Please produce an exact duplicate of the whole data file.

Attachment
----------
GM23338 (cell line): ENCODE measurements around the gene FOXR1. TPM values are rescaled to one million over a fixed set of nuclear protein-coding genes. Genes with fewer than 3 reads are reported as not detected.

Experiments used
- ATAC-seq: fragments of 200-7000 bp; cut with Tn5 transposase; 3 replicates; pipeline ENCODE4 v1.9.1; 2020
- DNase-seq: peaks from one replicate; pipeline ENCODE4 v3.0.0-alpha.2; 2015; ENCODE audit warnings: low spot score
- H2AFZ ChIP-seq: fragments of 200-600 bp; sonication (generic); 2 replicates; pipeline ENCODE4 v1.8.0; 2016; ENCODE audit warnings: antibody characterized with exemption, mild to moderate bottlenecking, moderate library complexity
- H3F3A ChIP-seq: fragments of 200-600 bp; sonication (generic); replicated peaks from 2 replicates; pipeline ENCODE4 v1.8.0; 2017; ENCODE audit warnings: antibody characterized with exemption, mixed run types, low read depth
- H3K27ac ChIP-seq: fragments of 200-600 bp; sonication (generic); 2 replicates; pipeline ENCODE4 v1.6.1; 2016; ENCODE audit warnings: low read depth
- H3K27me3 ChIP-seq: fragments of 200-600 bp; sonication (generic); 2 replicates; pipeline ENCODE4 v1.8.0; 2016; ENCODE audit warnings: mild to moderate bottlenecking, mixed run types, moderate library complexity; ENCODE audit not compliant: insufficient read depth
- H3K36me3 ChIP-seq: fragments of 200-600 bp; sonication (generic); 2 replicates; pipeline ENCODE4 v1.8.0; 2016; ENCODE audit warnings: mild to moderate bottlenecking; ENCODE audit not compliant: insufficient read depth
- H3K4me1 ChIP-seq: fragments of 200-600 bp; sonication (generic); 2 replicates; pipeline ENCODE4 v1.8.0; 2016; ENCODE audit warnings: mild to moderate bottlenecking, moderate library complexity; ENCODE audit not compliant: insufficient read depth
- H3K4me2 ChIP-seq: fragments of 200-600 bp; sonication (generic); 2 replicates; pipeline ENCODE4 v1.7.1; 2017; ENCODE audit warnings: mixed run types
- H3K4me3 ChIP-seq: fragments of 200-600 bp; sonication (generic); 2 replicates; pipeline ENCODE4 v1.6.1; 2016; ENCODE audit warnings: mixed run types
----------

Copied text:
GM23338 (cell line): ENCODE measurements around the gene FOXR1. TPM values are rescaled to one million over a fixed set of nuclear protein-coding genes. Genes with fewer than 3 reads are reported as not detected.

Experiments used
- ATAC-seq: fragments of 200-7000 bp; cut with Tn5 transposase; 3 replicates; pipeline ENCODE4 v1.9.1; 2020
- DNase-seq: peaks from one replicate; pipeline ENCODE4 v3.0.0-alpha.2; 2015; ENCODE audit warnings: low spot score
- H2AFZ ChIP-seq: fragments of 200-600 bp; sonication (generic); 2 replicates; pipeline ENCODE4 v1.8.0; 2016; ENCODE audit warnings: antibody characterized with exemption, mild to moderate bottlenecking, moderate library complexity
- H3F3A ChIP-seq: fragments of 200-600 bp; sonication (generic); replicated peaks from 2 replicates; pipeline ENCODE4 v1.8.0; 2017; ENCODE audit warnings: antibody characterized with exemption, mixed run types, low read depth
- H3K27ac ChIP-seq: fragments of 200-600 bp; sonication (generic); 2 replicates; pipeline ENCODE4 v1.6.1; 2016; ENCODE audit warnings: low read depth
- H3K27me3 ChIP-seq: fragments of 200-600 bp; sonication (generic); 2 replicates; pipeline ENCODE4 v1.8.0; 2016; ENCODE audit warnings: mild to moderate bottlenecking, mixed run types, moderate library complexity; ENCODE audit not compliant: insufficient read depth
- H3K36me3 ChIP-seq: fragments of 200-600 bp; sonication (generic); 2 replicates; pipeline ENCODE4 v1.8.0; 2016; ENCODE audit warnings: mild to moderate bottlenecking; ENCODE audit not compliant: insufficient read depth
- H3K4me1 ChIP-seq: fragments of 200-600 bp; sonication (generic); 2 replicates; pipeline ENCODE4 v1.8.0; 2016; ENCODE audit warnings: mild to moderate bottlenecking, moderate library complexity; ENCODE audit not compliant: insufficient read depth
- H3K4me2 ChIP-seq: fragments of 200-600 bp; sonication (generic); 2 replicates; pipeline ENCODE4 v1.7.1; 2017; ENCODE audit warnings: mixed run types
- H3K4me3 ChIP-seq: fragments of 200-600 bp; sonication (generic); 2 replicates; pipeline ENCODE4 v1.6.1; 2016; ENCODE audit warnings: mixed run types